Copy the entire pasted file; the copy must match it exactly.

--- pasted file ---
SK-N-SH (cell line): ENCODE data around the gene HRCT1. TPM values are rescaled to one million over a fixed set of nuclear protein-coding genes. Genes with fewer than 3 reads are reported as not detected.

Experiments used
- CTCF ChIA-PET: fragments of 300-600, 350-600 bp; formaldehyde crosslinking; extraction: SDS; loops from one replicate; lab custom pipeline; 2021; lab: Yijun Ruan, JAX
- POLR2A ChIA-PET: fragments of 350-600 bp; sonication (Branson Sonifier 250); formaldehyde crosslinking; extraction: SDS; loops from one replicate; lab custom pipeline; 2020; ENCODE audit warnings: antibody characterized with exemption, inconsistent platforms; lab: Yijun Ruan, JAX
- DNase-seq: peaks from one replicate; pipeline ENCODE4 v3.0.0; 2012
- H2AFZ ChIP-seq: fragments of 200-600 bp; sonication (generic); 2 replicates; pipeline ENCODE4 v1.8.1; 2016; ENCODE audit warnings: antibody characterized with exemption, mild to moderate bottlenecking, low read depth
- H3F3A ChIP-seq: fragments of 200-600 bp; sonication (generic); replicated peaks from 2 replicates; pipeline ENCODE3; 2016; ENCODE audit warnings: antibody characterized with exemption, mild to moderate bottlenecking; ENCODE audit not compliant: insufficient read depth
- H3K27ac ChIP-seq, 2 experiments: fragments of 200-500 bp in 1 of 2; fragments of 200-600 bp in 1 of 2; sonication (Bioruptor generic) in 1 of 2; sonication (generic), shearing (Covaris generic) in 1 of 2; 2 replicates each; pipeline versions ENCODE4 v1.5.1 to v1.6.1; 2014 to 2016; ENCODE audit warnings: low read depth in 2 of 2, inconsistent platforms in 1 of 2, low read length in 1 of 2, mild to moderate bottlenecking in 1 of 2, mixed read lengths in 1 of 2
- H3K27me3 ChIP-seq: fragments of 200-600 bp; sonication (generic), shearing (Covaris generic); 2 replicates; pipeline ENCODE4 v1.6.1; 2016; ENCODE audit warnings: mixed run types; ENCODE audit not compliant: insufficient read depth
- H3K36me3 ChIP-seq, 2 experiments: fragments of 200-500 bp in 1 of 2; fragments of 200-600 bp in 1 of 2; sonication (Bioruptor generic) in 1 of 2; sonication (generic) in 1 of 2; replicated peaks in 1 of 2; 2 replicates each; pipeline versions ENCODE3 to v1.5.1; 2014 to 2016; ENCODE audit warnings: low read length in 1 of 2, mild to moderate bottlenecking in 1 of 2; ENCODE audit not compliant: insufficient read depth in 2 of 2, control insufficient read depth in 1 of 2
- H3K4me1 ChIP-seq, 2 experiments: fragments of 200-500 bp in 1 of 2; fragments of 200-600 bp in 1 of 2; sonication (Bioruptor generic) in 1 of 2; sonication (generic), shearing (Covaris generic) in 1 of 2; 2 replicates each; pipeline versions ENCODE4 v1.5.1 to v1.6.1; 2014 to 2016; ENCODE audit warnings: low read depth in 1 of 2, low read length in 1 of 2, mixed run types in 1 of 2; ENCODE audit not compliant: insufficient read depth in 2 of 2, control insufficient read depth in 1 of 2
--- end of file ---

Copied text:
SK-N-SH (cell line): ENCODE data around the gene HRCT1. TPM values are rescaled to one million over a fixed set of nuclear protein-coding genes. Genes with fewer than 3 reads are reported as not detected.

Experiments used
- CTCF ChIA-PET: fragments of 300-600, 350-600 bp; formaldehyde crosslinking; extraction: SDS; loops from one replicate; lab custom pipeline; 2021; lab: Yijun Ruan, JAX
- POLR2A ChIA-PET: fragments of 350-600 bp; sonication (Branson Sonifier 250); formaldehyde crosslinking; extraction: SDS; loops from one replicate; lab custom pipeline; 2020; ENCODE audit warnings: antibody characterized with exemption, inconsistent platforms; lab: Yijun Ruan, JAX
- DNase-seq: peaks from one replicate; pipeline ENCODE4 v3.0.0; 2012
- H2AFZ ChIP-seq: fragments of 200-600 bp; sonication (generic); 2 replicates; pipeline ENCODE4 v1.8.1; 2016; ENCODE audit warnings: antibody characterized with exemption, mild to moderate bottlenecking, low read depth
- H3F3A ChIP-seq: fragments of 200-600 bp; sonication (generic); replicated peaks from 2 replicates; pipeline ENCODE3; 2016; ENCODE audit warnings: antibody characterized with exemption, mild to moderate bottlenecking; ENCODE audit not compliant: insufficient read depth
- H3K27ac ChIP-seq, 2 experiments: fragments of 200-500 bp in 1 of 2; fragments of 200-600 bp in 1 of 2; sonication (Bioruptor generic) in 1 of 2; sonication (generic), shearing (Covaris generic) in 1 of 2; 2 replicates each; pipeline versions ENCODE4 v1.5.1 to v1.6.1; 2014 to 2016; ENCODE audit warnings: low read depth in 2 of 2, inconsistent platforms in 1 of 2, low read length in 1 of 2, mild to moderate bottlenecking in 1 of 2, mixed read lengths in 1 of 2
- H3K27me3 ChIP-seq: fragments of 200-600 bp; sonication (generic), shearing (Covaris generic); 2 replicates; pipeline ENCODE4 v1.6.1; 2016; ENCODE audit warnings: mixed run types; ENCODE audit not compliant: insufficient read depth
- H3K36me3 ChIP-seq, 2 experiments: fragments of 200-500 bp in 1 of 2; fragments of 200-600 bp in 1 of 2; sonication (Bioruptor generic) in 1 of 2; sonication (generic) in 1 of 2; replicated peaks in 1 of 2; 2 replicates each; pipeline versions ENCODE3 to v1.5.1; 2014 to 2016; ENCODE audit warnings: low read length in 1 of 2, mild to moderate bottlenecking in 1 of 2; ENCODE audit not compliant: insufficient read depth in 2 of 2, control insufficient read depth in 1 of 2
- H3K4me1 ChIP-seq, 2 experiments: fragments of 200-500 bp in 1 of 2; fragments of 200-600 bp in 1 of 2; sonication (Bioruptor generic) in 1 of 2; sonication (generic), shearing (Covaris generic) in 1 of 2; 2 replicates each; pipeline versions ENCODE4 v1.5.1 to v1.6.1; 2014 to 2016; ENCODE audit warnings: low read depth in 1 of 2, low read length in 1 of 2, mixed run types in 1 of 2; ENCODE audit not compliant: insufficient read depth in 2 of 2, control insufficient read depth in 1 of 2